Businesses Shouldn't Be Fooled by Mobile Pay's Slow Start

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Mobile payment users are set to soar in the coming years and this is the chief reason competitive businesses need to get on board.

While many large retailers, like Starbucks, have embraced the innovation, individual business owners have been slower to adopt, possibly due to the lack of knowledge they have on the advantages and opportunities mobile payments can provide.

A recent global report by IEEE, the Institute of Electrical and Electronics Engineers, found that 70% of respondents believed that by 2030 mobile payments will overtake the use of cash and credit cards. Mobile payment apps that are already integrated into smartphones such as Apple Pay, Android Pay and Samsung Pay will certainly spur use.

Almost 70% of new users who make contactless payments in stores are Apple Pay and Samsung Pay customers reports Juniper Research. Additionally, millennials, the demographic with the largest spending power, show a strong inclination toward mobile payments with eMarketer forecasting that 3% of 25 to 34-year-olds will have embraced the technology by 2017. To meet this demand, vendors should familiarize themselves with mobile payment technology sooner rather than later.

Another meaningful advantage that businesses can gain from adopting mobile payments is enhanced customer engagement and loyalty. This year, 89% of companies believe customer experience will be their primary basis for competition according to Gartner. By including mobile payment features within branded apps, businesses can more easily encourage people to purchase using their mobile phone, eliminating the need for physical rewards cards. Fast food giants like Burger King have already combined mobile payments and app rewards programs, making it easy for customers to redeem coupons and pay all through their phone.

MasterCard and mobile commerce technology provider P97 are another example of how mobile payments can enhance the customer experience by partnering to enable fuel companies to develop mobile apps for consumers. With these apps, drivers can search for the nearest or preferred gas station, make fast and simple mobile payments at the pump, and receive personalized offers for in-store purchases.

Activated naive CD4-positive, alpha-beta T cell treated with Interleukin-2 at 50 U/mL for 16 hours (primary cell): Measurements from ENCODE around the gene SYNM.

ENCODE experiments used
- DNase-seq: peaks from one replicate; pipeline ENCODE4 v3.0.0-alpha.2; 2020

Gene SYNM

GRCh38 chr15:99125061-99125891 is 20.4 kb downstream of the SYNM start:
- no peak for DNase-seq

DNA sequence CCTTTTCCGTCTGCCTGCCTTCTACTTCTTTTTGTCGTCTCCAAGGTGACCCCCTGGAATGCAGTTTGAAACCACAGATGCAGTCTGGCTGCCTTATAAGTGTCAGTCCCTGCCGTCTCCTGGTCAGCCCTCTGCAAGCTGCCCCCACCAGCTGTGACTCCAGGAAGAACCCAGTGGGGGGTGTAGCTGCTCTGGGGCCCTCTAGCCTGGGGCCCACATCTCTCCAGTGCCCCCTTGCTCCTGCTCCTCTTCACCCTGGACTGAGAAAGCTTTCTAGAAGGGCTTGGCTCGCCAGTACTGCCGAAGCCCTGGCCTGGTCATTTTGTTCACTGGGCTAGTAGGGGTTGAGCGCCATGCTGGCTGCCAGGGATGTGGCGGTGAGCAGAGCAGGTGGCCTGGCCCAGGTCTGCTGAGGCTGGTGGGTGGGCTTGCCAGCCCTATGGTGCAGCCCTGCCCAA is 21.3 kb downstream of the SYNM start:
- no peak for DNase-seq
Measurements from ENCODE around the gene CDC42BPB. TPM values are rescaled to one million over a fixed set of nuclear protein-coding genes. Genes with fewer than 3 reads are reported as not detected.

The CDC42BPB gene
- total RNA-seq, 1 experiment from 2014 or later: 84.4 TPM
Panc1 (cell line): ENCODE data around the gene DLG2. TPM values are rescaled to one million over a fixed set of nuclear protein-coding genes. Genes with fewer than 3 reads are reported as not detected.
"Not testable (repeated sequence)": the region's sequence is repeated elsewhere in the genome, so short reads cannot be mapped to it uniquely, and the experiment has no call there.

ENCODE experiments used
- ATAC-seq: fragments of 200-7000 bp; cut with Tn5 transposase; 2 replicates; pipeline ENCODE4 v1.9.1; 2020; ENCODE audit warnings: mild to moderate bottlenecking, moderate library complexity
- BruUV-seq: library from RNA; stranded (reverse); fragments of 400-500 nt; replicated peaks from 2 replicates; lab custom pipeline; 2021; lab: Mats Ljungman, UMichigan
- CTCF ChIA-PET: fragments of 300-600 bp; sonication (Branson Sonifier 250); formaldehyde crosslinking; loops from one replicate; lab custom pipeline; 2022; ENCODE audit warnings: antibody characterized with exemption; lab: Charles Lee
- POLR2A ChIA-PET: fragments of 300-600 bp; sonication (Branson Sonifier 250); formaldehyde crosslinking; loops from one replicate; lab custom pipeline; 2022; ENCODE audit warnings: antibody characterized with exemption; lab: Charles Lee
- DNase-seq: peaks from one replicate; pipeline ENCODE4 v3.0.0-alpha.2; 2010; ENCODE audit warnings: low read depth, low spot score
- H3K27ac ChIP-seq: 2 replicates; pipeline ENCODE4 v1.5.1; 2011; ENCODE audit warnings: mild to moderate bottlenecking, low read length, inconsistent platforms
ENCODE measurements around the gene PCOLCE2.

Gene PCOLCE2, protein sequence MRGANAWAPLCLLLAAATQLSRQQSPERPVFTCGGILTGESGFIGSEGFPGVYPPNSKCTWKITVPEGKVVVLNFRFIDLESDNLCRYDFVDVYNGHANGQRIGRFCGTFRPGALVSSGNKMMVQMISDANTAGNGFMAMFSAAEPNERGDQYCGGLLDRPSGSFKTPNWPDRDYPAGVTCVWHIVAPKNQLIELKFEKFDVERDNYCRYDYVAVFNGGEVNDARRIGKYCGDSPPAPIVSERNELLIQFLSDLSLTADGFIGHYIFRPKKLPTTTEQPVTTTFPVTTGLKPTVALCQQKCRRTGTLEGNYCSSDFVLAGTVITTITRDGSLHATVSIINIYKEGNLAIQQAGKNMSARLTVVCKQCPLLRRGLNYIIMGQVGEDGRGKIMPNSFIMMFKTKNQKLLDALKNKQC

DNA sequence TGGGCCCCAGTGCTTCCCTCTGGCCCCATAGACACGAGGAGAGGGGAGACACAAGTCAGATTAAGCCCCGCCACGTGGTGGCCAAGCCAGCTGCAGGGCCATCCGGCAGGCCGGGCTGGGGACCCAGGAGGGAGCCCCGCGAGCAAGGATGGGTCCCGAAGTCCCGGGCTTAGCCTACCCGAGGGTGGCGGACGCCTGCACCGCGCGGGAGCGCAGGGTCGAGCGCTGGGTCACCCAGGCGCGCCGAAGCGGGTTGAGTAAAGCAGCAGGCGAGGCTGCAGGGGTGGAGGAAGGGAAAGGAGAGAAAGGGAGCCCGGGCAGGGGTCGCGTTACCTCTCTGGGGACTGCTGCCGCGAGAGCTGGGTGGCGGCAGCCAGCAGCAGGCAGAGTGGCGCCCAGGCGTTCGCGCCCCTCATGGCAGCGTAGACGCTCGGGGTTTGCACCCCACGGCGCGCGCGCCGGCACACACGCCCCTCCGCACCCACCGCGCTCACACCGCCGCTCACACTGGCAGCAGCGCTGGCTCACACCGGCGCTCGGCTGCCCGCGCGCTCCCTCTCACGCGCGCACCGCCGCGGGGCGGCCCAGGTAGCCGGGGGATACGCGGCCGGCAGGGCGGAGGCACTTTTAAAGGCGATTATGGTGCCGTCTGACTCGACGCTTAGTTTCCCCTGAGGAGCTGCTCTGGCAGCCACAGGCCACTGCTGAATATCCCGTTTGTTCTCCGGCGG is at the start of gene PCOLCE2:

This idea has already been implemented by Cepsa Pay app, designed in collaboration with UK-based mobile payment technology provider PayMet, in Spain. These are great applications of mobile payment technology since purchasing gas is a frequent necessity that consumers simply want to buy and then leave without having to deal with credit cards and cash. Vendors can provide a more efficient and integrated checkout experience for their customers with mobile payment technology and the businesses that take advantage of this early on will benefit the most. The key for mobile payment adoption lies in how well the transaction experience is integrated into the overall shopping experience. Mobile payments change the shopping experience for the better and leads to more satisfied customers for the business.   

To encourage small businesses to adopt mobile payments technology, some companies are offering additional benefits for entrepreneurs who use their services. For example, Square offers Square Capital, which provides business financing to qualifying Square merchants so they can grow their businesses. The initiative seems to be working for participants, as 85% of them say it is extremely likely they would recommend Square Capital. Ultimately, mobile payment technology needs vendors to embrace the concept for it to be a success and providers of the service are constantly working on ways to make adoption more seamless.

The success of mobile payment providers and vendors are ultimately intertwined, as both need to work together. While small businesses may not feel the urgent need to adopt mobile payments at the moment, they will be losing out in the near future as consumers increasingly look to use their mobile devices to pay for goods and services. To stay competitive and relevant, businesses of all sectors and sizes need to explore the possibilities of mobile payments.

Sergio Chalbaud is CEO of Fintonic.

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